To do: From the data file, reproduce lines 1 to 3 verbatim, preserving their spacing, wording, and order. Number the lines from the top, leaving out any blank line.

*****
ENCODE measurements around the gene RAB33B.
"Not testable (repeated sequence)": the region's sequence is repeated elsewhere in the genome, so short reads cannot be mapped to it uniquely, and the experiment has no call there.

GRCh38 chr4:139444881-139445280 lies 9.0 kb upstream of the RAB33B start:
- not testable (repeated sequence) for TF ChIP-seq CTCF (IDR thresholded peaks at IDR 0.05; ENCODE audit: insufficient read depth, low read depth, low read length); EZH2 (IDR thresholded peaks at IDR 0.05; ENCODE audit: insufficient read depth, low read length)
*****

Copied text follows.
ENCODE measurements around the gene RAB33B.
"Not testable (repeated sequence)": the region's sequence is repeated elsewhere in the genome, so short reads cannot be mapped to it uniquely, and the experiment has no call there.

GRCh38 chr4:139444881-139445280 lies 9.0 kb upstream of the RAB33B start: